Although Tutu wanted to become a physician, his family could not afford the training and therefore he studied education and began to teach in Johannesburg in 1953. In 1960, Tutu was ordained as an Anglican priest and in 1962 traveled to London to study at King’s College where he received his Bachelor’s and Master’s degrees in Theology in 1965 and 1966, respectively.
He returned to South Africa and in 1967 became Chaplain at the University of Fort Hare and from 1970 to 1972 lectured at the National University of Lesotho. In 1972, Tutu returned to the United Kingdom to serve as Vice Director of the Theological Education Fund of the World Council of Churches. In 1975 he again returned to South Africa as Anglican Dean of St. Mary’s Cathedral, the first Black person to hold that position. Tutu’s opposition to apartheid was vigorous and unequivocal and he was outspoken at home and abroad.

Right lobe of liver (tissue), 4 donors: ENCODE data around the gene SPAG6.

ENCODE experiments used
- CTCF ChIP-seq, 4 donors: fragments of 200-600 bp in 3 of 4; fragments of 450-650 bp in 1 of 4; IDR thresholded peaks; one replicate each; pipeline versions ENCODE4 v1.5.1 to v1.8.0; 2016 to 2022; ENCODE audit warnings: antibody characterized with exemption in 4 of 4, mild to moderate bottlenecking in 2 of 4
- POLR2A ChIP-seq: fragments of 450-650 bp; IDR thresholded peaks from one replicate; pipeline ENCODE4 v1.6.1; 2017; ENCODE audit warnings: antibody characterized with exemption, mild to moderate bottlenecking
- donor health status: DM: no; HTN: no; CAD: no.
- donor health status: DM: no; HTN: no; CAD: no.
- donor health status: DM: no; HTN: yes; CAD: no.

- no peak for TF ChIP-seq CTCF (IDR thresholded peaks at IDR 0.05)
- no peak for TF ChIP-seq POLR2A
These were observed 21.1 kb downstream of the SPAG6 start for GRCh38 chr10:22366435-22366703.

In 1986 he became the first Black person to lead the Anglican Church in South Africa when he became Archbishop of Cape Town and from 1987 to 1997 he served as President of the All Africa Conference of Churches. After the fall of apartheid, Tutu headed the Truth and Reconciliation Commission. Since his retirement, Tutu has worked as a global activist on issues pertaining to democracy, freedom and human rights. In 1984, Tutu was awarded the Nobel Peace Prize for “his role as a unifying leader figure in the campaign to resolve the problem of apartheid in South Africa”.
He has also received numerous doctorates and fellowships at distinguished universities around the world. Tutu is the author of several collections of sermons and other writings, including “Crying in the Wilderness” (1982), “The Rainbow People of God: The Making of a Peaceful Revolution” (1994), and “No Future Without Forgiveness” (1999).